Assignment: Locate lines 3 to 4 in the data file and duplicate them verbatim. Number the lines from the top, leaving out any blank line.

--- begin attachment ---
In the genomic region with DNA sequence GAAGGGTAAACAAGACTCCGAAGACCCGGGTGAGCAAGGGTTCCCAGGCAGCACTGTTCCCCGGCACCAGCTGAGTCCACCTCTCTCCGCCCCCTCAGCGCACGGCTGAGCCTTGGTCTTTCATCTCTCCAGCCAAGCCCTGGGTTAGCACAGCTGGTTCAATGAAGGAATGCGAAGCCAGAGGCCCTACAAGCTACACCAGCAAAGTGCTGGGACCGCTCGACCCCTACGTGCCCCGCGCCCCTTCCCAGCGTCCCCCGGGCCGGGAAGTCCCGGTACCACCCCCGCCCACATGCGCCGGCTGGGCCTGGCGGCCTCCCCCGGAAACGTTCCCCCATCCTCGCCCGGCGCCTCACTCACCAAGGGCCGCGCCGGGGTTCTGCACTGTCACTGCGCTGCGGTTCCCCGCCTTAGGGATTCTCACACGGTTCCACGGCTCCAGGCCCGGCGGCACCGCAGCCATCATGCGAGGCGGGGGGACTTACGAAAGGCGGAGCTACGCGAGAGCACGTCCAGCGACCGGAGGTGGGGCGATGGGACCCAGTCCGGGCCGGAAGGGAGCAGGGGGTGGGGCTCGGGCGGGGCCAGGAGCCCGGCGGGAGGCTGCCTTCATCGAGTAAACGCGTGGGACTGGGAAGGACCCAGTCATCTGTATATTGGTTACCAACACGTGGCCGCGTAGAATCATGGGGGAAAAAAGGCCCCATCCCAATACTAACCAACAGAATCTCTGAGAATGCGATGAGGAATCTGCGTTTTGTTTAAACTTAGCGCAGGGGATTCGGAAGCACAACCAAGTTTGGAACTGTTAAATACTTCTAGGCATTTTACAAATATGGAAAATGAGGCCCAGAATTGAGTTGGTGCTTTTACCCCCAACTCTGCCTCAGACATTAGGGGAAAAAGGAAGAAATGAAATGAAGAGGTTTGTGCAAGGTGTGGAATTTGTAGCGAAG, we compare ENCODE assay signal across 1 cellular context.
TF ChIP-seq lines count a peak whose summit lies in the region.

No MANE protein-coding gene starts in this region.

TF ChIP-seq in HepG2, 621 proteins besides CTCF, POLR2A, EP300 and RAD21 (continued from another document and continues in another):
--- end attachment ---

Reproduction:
No MANE protein-coding gene starts in this region.

TF ChIP-seq in HepG2, 621 proteins besides CTCF, POLR2A, EP300 and RAD21 (continued from another document and continues in another):